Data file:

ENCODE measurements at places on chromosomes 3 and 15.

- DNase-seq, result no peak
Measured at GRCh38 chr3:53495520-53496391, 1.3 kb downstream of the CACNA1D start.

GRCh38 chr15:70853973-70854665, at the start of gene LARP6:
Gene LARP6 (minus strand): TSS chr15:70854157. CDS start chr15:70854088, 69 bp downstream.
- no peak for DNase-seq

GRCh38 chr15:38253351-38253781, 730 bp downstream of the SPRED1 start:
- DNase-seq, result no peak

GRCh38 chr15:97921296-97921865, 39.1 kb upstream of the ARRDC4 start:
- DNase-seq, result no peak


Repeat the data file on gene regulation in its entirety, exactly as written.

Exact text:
ENCODE measurements at places on chromosomes 3 and 15.

- DNase-seq, result no peak
Measured at GRCh38 chr3:53495520-53496391, 1.3 kb downstream of the CACNA1D start.

GRCh38 chr15:70853973-70854665, at the start of gene LARP6:
Gene LARP6 (minus strand): TSS chr15:70854157. CDS start chr15:70854088, 69 bp downstream.
- no peak for DNase-seq

GRCh38 chr15:38253351-38253781, 730 bp downstream of the SPRED1 start:
- DNase-seq, result no peak

GRCh38 chr15:97921296-97921865, 39.1 kb upstream of the ARRDC4 start:
- DNase-seq, result no peak